Westland’s history dates back to the First World War, when the first aircraft built there in 1916, a torpedo-carrying Short 184 seaplane made of wood, wire and fabric, was towed off the site by horse and cart.

In the Second World War, more than 2,000 Spitfires and Seafires were produced.

The Westland name more recently became synonymous with a huge political row in the mid-1980s when Michael Heseltine, then defence secretary, fell out with Margaret Thatcher.

She wanted the then-struggling company to merge with Sikorsky of the US, while Hezza favoured a European solution.

The Iron Lady prevailed, and subsequently the business passed through the hands of a number of owners including GKN and Finmeccanica of Italy, which changed its name to Leonardo in 2016.

High flyers: The Mail’s Ruth Sunderland with Leonardo’s Nick Whitney. The company is the second largest supplier of defence equipment to the MoD after BAE Systems

High flyers: The Mail’s Ruth Sunderland with Leonardo’s Nick Whitney. The company is the second largest supplier of defence equipment to the MoD after BAE Systems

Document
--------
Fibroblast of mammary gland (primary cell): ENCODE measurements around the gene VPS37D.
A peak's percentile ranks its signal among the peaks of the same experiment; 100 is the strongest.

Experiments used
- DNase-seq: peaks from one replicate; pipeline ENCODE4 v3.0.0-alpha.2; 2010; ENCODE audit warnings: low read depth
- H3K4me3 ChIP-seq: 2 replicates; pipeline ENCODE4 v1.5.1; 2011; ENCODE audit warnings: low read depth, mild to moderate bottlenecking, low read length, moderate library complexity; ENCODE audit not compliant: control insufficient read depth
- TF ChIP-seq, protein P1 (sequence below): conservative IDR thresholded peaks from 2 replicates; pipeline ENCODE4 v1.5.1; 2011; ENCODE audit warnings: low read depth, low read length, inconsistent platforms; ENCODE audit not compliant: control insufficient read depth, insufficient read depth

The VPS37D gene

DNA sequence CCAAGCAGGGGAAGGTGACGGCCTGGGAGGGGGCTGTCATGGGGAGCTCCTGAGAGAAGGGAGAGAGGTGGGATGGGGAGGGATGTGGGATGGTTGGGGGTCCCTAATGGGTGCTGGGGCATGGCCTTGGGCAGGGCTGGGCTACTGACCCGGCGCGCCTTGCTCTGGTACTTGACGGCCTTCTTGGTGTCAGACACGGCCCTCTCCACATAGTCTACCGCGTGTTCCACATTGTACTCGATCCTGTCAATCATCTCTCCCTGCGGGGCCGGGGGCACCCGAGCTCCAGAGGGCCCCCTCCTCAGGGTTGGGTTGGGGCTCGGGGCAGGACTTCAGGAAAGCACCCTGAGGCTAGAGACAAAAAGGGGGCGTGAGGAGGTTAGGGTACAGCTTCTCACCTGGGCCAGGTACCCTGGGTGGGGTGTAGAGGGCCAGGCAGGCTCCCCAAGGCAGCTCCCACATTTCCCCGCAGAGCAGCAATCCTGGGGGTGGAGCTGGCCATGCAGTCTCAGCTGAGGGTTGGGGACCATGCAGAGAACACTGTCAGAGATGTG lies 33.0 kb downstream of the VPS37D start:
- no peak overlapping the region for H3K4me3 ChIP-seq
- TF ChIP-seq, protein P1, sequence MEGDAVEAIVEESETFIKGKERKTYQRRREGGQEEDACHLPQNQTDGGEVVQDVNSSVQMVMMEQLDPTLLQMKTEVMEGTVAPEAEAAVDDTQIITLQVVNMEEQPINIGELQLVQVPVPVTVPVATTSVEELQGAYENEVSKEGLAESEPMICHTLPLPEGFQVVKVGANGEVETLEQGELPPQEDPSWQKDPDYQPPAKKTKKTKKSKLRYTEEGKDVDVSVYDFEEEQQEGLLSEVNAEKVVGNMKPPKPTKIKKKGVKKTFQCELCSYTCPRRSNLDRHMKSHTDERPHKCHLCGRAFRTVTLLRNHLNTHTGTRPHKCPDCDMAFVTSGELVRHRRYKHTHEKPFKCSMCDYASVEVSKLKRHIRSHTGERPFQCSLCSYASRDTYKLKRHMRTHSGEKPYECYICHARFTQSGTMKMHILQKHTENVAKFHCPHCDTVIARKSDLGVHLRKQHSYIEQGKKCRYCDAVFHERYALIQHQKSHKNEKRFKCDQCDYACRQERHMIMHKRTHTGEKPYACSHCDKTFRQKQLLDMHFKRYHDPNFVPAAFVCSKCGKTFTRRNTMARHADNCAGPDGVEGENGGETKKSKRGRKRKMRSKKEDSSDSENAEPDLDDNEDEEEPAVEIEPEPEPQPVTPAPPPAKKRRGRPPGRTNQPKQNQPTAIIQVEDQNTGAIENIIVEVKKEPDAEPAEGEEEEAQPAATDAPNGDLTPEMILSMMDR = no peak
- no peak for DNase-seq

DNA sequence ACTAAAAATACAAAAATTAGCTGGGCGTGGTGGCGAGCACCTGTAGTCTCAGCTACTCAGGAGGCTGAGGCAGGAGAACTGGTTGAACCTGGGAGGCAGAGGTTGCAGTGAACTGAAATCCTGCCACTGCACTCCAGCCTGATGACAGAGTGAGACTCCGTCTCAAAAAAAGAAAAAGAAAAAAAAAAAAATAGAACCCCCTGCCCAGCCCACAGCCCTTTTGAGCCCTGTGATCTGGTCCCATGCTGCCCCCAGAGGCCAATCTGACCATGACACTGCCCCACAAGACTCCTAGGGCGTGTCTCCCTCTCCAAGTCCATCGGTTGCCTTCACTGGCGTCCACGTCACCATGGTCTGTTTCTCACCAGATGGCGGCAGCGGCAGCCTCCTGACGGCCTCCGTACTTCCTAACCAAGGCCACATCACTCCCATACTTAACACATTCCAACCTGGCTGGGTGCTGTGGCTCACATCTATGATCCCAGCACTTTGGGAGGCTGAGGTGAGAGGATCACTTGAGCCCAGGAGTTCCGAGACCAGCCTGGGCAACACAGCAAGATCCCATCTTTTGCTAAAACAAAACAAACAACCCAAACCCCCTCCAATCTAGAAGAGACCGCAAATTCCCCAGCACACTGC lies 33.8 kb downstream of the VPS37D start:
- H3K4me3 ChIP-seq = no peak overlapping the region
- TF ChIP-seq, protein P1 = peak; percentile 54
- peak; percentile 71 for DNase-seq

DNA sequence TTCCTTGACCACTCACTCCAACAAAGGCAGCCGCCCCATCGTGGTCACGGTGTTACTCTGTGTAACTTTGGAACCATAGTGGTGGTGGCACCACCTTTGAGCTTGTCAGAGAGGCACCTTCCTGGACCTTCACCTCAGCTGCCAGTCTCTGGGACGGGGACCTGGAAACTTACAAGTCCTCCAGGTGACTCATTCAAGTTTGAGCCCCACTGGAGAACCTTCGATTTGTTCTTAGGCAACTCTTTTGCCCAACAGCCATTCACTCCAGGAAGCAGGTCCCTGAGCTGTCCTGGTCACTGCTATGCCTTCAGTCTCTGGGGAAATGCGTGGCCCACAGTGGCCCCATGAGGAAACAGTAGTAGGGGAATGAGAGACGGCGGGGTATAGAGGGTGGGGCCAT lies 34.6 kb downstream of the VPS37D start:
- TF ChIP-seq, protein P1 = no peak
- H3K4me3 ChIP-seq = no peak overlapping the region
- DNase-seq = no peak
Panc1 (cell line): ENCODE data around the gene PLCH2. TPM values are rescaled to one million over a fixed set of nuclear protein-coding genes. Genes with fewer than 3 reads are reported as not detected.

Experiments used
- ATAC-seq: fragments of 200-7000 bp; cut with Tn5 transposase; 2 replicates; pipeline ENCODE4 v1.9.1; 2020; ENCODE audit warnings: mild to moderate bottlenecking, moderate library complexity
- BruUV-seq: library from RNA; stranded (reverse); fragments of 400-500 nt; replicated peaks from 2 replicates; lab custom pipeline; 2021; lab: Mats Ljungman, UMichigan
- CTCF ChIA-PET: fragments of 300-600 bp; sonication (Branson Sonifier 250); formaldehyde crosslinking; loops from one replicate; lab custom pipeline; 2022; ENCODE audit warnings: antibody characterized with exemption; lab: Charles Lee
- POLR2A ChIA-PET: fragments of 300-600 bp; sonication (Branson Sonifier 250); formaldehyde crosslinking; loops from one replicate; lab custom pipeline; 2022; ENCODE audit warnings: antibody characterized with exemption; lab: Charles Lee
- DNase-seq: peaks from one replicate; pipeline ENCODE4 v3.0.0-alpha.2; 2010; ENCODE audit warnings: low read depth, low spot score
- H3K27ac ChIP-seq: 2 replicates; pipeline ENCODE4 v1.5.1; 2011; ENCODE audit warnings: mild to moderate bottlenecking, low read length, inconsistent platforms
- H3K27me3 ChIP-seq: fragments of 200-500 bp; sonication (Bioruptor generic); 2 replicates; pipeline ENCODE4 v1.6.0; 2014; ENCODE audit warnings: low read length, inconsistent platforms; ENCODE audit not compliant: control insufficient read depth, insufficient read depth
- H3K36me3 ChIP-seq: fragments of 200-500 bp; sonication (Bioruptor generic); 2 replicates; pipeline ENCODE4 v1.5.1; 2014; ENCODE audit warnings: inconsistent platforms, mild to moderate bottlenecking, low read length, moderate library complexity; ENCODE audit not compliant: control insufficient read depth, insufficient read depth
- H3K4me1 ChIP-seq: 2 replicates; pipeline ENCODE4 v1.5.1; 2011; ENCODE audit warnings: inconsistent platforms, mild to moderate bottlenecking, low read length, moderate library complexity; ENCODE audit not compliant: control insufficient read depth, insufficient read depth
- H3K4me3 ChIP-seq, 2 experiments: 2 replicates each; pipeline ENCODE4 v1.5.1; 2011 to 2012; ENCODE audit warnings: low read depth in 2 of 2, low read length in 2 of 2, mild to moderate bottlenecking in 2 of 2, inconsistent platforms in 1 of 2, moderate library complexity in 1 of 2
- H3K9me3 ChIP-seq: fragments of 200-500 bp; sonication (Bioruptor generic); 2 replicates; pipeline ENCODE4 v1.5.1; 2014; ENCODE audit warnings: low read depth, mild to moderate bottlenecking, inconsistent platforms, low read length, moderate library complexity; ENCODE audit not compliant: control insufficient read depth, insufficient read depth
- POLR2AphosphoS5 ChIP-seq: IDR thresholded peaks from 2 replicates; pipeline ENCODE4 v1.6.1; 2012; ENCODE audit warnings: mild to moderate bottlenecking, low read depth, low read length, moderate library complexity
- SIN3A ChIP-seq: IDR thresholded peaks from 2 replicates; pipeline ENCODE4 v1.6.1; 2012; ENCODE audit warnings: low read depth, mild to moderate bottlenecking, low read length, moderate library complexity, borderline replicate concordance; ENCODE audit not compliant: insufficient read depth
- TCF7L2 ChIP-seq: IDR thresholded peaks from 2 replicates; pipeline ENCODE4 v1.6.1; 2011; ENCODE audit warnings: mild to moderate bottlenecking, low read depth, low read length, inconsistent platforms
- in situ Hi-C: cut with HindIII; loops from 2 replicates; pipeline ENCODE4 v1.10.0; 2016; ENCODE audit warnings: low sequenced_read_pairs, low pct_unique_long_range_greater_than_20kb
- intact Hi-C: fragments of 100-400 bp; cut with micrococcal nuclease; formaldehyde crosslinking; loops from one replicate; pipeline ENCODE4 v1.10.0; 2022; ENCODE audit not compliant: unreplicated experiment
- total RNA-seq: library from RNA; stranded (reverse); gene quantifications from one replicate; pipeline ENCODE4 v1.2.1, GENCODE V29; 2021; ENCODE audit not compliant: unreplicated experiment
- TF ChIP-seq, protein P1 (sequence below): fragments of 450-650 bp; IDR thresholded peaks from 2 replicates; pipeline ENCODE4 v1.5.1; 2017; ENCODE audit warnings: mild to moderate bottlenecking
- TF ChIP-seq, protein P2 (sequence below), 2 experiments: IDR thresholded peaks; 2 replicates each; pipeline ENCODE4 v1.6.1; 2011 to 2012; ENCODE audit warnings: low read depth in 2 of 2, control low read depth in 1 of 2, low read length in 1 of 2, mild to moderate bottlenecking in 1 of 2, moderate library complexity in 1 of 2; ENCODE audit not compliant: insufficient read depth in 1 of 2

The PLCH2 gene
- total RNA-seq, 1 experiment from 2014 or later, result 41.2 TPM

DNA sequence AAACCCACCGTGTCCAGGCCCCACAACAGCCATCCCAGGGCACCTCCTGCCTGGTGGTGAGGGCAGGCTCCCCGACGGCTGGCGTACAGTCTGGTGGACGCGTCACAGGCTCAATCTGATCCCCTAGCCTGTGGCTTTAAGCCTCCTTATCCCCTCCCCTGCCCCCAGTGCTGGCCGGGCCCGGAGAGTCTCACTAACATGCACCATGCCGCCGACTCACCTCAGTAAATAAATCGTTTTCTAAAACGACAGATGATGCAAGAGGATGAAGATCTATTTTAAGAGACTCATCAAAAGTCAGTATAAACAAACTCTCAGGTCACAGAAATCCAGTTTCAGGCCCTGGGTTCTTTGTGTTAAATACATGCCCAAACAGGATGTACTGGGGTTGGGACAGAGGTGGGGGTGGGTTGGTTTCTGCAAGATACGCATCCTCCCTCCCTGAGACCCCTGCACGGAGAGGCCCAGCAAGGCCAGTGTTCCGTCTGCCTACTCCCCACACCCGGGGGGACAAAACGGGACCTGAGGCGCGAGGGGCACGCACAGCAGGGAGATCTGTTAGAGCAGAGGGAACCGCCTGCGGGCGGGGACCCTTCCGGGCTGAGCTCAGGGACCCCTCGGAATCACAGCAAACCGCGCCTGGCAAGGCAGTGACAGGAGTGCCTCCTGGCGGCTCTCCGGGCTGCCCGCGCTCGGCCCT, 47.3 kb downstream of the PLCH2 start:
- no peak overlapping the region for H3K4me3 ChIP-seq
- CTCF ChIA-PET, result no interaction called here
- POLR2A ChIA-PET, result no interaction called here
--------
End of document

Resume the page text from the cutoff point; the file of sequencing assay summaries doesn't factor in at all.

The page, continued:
Today, Leonardo makes Merlins and Wildcats and is the second largest supplier of defence equipment to the MoD after BAE Systems. 

Over the past year, its Merlin and Wildcat helicopters have been helping to fight Covid-19, by transporting key personnel and acting as air ambulances.

The competition is likely to include Sikorsky’s Black Hawk, though industry expert Howard Wheeldon suggests the Airbus H175 and H225M Caracal are the main contenders to compete with AW149.

Leonardo’s chances of winning the contract are ‘good, if the Government has taken on board the message about maintaining sovereign capability’.

‘It is theirs to lose,’ Wheeldon says. He adds that the AW149 would make an ‘excellent’ choice.

Leonardo claims to be the only company that will produce the helicopters in the UK from start to finish. 

That is important, because if they are made abroad, it could entail losing vital skills and intellectual property. In turn, that would risk weakening our military capability and our ability to defend the realm.

‘The helicopter sector in the UK is at a crossroads. Currently, we have the capability to do everything here. If we get this order it will sustain that,’ says Whitney.

‘We need to build and maintain capability in the UK, we can’t just buy it in.

‘We are the only company that can make helicopters in the UK all the way from start to finish, from design to delivery.